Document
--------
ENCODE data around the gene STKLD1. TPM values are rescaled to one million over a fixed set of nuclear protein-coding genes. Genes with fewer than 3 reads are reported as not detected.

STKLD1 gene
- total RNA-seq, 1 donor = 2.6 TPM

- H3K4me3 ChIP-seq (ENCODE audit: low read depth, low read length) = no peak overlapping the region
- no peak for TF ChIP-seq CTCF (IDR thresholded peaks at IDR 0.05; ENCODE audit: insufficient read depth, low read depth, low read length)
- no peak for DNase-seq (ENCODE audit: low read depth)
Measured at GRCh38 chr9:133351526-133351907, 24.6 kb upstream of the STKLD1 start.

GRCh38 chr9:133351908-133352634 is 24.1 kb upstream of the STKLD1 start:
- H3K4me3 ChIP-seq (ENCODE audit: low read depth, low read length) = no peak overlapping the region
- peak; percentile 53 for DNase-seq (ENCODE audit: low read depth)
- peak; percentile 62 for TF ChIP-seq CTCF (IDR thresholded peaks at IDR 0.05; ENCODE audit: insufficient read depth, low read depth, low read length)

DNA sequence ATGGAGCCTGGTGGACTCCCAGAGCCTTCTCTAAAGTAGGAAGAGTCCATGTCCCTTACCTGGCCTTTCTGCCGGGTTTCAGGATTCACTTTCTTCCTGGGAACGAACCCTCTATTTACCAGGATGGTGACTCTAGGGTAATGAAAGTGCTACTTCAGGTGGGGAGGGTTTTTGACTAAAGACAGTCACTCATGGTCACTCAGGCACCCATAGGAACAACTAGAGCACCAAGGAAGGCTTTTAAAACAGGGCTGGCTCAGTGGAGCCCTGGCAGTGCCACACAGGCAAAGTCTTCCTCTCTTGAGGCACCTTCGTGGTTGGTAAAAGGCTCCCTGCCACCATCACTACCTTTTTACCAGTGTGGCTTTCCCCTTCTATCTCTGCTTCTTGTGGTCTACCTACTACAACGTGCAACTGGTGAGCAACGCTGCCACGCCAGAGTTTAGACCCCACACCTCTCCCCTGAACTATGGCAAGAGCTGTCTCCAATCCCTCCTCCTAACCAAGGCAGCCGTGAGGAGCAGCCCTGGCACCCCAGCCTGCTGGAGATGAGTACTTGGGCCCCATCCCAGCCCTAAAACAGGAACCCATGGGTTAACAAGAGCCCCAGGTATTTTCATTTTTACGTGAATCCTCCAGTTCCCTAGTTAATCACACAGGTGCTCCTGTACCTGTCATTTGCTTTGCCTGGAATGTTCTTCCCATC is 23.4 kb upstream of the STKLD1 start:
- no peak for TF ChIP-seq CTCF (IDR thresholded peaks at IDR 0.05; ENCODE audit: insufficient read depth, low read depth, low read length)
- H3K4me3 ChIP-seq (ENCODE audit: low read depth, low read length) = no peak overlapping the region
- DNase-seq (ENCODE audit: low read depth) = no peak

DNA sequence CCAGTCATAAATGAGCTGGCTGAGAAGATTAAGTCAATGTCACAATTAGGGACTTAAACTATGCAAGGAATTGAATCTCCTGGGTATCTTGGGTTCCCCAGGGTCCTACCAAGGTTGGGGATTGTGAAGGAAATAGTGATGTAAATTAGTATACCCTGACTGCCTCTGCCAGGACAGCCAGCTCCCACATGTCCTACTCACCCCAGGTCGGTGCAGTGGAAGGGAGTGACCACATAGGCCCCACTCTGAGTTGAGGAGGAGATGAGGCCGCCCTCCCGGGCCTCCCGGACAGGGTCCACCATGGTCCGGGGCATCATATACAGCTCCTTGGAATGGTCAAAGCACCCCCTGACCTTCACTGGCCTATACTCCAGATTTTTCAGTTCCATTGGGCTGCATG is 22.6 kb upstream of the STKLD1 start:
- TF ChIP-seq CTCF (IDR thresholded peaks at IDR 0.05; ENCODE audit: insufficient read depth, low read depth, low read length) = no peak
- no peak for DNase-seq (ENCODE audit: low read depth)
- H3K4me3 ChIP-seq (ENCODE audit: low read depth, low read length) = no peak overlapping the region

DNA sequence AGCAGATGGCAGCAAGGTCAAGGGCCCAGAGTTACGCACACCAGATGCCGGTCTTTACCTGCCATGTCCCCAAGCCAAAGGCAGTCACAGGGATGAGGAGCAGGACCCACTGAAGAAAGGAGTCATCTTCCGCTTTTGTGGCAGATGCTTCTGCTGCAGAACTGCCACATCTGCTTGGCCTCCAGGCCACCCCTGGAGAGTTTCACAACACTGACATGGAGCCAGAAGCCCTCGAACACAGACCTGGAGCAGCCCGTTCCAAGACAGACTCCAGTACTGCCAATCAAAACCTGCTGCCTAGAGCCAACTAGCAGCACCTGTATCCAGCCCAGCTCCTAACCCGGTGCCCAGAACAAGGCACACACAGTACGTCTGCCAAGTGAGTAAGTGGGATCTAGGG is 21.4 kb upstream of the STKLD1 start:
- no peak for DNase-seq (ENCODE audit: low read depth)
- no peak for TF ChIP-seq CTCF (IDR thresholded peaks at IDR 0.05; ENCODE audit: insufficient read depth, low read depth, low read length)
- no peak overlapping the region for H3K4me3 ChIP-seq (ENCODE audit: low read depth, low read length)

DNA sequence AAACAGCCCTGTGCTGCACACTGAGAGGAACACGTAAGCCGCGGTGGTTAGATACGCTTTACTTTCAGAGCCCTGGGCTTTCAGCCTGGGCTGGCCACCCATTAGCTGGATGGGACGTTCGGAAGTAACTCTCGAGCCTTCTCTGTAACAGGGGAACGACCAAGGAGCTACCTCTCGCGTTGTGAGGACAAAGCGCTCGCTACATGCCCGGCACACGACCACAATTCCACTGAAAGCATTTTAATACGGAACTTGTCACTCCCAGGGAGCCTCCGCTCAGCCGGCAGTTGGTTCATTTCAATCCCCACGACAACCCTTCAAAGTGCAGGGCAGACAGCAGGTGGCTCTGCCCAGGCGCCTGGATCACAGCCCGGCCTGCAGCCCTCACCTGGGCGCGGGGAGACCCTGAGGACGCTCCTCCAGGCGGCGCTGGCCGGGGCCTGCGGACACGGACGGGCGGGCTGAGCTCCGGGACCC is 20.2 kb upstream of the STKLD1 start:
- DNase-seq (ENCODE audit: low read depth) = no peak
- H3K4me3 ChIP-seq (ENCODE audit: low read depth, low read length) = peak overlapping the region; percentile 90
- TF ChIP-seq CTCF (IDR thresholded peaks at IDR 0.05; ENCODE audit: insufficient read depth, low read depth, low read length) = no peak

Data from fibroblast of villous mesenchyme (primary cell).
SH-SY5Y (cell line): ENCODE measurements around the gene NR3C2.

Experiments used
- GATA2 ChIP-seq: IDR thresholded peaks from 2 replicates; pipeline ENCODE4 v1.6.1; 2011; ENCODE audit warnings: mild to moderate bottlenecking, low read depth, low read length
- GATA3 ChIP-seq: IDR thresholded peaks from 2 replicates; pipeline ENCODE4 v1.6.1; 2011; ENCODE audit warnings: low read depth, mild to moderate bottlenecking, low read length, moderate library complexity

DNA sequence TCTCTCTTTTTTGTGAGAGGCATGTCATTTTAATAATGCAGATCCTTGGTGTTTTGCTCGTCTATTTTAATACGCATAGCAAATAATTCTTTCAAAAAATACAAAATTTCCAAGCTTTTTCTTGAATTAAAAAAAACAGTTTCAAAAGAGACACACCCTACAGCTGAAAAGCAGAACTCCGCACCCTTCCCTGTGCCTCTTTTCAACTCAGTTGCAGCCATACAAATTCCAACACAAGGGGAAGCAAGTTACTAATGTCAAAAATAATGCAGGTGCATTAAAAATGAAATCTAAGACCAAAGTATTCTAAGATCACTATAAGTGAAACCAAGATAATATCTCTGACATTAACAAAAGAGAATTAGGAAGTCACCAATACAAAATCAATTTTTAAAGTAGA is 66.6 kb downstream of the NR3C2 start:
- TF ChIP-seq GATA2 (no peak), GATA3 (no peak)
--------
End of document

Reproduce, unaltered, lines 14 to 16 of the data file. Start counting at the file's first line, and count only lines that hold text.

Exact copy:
- H3K4me3 ChIP-seq (ENCODE audit: low read depth, low read length) = no peak overlapping the region
- DNase-seq (ENCODE audit: low read depth) = no peak

DNA sequence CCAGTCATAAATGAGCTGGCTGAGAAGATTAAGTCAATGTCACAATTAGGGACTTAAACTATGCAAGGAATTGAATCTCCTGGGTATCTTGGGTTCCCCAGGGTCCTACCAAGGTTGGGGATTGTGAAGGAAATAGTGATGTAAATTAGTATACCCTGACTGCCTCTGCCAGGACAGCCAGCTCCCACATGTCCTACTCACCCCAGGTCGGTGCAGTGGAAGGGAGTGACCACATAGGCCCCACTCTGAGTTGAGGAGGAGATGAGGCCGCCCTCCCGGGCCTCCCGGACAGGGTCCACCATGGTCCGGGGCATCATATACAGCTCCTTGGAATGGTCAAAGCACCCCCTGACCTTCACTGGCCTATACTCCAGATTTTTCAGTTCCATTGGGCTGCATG is 22.6 kb upstream of the STKLD1 start: